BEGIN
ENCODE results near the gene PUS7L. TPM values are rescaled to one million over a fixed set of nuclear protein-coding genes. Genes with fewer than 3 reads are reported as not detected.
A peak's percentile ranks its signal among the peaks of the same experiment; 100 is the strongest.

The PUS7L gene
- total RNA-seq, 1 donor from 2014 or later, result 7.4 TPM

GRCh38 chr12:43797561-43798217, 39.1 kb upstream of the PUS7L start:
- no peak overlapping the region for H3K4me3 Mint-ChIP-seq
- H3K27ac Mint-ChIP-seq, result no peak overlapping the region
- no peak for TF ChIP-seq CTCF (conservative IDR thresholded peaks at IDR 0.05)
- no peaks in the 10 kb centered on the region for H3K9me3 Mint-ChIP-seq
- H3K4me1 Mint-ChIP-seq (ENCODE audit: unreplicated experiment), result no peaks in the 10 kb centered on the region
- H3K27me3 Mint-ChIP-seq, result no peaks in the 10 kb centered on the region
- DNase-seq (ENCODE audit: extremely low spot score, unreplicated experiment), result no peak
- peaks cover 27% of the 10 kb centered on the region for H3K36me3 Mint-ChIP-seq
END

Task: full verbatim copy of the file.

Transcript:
ENCODE results near the gene PUS7L. TPM values are rescaled to one million over a fixed set of nuclear protein-coding genes. Genes with fewer than 3 reads are reported as not detected.
A peak's percentile ranks its signal among the peaks of the same experiment; 100 is the strongest.

The PUS7L gene
- total RNA-seq, 1 donor from 2014 or later, result 7.4 TPM

GRCh38 chr12:43797561-43798217, 39.1 kb upstream of the PUS7L start:
- no peak overlapping the region for H3K4me3 Mint-ChIP-seq
- H3K27ac Mint-ChIP-seq, result no peak overlapping the region
- no peak for TF ChIP-seq CTCF (conservative IDR thresholded peaks at IDR 0.05)
- no peaks in the 10 kb centered on the region for H3K9me3 Mint-ChIP-seq
- H3K4me1 Mint-ChIP-seq (ENCODE audit: unreplicated experiment), result no peaks in the 10 kb centered on the region
- H3K27me3 Mint-ChIP-seq, result no peaks in the 10 kb centered on the region
- DNase-seq (ENCODE audit: extremely low spot score, unreplicated experiment), result no peak
- peaks cover 27% of the 10 kb centered on the region for H3K36me3 Mint-ChIP-seq